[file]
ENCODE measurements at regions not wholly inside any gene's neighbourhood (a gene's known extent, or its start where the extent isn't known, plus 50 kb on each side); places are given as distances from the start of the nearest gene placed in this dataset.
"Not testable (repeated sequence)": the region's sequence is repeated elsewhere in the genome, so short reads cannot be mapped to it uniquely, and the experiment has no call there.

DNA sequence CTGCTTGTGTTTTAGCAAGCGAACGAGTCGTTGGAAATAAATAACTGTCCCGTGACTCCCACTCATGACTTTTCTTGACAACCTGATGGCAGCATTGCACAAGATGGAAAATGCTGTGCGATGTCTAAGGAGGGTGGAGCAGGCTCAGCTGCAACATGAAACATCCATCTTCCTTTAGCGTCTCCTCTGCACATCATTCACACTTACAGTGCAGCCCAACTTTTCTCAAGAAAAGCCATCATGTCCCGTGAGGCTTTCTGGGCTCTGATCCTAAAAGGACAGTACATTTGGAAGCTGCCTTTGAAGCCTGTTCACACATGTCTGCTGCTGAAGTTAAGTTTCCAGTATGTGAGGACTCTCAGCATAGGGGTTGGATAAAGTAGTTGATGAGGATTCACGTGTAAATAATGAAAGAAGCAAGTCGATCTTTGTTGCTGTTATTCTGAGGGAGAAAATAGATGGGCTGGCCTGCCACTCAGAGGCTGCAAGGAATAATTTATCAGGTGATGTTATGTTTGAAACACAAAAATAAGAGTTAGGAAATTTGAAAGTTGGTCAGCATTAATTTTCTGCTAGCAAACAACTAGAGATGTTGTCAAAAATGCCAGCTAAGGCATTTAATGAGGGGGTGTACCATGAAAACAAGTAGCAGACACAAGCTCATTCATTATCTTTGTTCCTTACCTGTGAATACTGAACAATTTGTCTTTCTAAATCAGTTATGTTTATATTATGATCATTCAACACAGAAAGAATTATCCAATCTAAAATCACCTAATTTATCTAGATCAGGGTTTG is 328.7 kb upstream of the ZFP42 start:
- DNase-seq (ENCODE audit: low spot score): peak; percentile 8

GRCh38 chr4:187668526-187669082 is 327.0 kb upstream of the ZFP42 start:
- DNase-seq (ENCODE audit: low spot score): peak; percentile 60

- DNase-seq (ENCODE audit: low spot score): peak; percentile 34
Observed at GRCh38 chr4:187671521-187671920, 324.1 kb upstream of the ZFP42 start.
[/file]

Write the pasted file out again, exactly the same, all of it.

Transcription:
ENCODE measurements at regions not wholly inside any gene's neighbourhood (a gene's known extent, or its start where the extent isn't known, plus 50 kb on each side); places are given as distances from the start of the nearest gene placed in this dataset.
"Not testable (repeated sequence)": the region's sequence is repeated elsewhere in the genome, so short reads cannot be mapped to it uniquely, and the experiment has no call there.

DNA sequence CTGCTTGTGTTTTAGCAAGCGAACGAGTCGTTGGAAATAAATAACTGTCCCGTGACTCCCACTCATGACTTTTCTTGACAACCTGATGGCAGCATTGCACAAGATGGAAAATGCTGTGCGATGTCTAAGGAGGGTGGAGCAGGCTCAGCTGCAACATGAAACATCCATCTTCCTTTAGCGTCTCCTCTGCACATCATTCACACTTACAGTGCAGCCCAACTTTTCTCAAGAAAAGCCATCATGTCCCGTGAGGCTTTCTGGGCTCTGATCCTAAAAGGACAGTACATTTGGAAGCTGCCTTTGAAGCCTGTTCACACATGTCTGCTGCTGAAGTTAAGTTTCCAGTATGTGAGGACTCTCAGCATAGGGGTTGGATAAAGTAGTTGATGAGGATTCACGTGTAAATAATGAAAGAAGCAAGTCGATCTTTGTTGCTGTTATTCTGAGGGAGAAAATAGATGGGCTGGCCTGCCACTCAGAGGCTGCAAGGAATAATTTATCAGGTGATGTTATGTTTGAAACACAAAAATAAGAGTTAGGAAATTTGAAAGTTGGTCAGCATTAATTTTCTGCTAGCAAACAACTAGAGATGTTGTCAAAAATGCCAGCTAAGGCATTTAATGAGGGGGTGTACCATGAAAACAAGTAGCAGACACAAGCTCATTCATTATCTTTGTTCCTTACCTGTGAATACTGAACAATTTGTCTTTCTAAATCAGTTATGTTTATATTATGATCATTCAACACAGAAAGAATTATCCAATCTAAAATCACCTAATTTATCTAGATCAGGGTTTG is 328.7 kb upstream of the ZFP42 start:
- DNase-seq (ENCODE audit: low spot score): peak; percentile 8

GRCh38 chr4:187668526-187669082 is 327.0 kb upstream of the ZFP42 start:
- DNase-seq (ENCODE audit: low spot score): peak; percentile 60

- DNase-seq (ENCODE audit: low spot score): peak; percentile 34
Observed at GRCh38 chr4:187671521-187671920, 324.1 kb upstream of the ZFP42 start.